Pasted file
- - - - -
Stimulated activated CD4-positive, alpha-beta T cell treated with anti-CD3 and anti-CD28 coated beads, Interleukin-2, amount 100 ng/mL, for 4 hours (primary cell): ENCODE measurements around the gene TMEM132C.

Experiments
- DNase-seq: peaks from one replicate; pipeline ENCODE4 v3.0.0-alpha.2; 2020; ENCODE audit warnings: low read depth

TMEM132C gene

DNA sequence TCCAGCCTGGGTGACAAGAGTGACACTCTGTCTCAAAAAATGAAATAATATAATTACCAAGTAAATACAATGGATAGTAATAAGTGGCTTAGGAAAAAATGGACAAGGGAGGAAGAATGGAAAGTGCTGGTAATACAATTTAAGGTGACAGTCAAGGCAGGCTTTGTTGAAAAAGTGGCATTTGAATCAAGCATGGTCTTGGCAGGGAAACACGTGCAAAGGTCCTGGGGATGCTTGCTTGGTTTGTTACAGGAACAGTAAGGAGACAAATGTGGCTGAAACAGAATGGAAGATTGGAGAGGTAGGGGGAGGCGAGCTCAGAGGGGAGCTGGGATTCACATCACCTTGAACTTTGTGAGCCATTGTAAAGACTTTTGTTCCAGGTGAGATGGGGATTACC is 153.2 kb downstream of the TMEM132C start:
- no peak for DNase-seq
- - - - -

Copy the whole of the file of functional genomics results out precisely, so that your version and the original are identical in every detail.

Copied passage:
Stimulated activated CD4-positive, alpha-beta T cell treated with anti-CD3 and anti-CD28 coated beads, Interleukin-2, amount 100 ng/mL, for 4 hours (primary cell): ENCODE measurements around the gene TMEM132C.

Experiments
- DNase-seq: peaks from one replicate; pipeline ENCODE4 v3.0.0-alpha.2; 2020; ENCODE audit warnings: low read depth

TMEM132C gene

DNA sequence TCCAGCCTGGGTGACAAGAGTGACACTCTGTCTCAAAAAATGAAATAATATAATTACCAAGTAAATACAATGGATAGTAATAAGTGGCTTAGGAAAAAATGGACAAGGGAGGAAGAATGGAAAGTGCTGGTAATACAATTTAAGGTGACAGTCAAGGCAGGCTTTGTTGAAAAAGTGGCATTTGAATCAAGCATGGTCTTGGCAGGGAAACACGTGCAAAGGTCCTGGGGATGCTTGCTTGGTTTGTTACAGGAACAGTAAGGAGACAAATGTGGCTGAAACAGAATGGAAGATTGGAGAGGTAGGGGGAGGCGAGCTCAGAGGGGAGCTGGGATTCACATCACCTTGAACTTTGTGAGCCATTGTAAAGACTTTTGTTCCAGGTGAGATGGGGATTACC is 153.2 kb downstream of the TMEM132C start:
- no peak for DNase-seq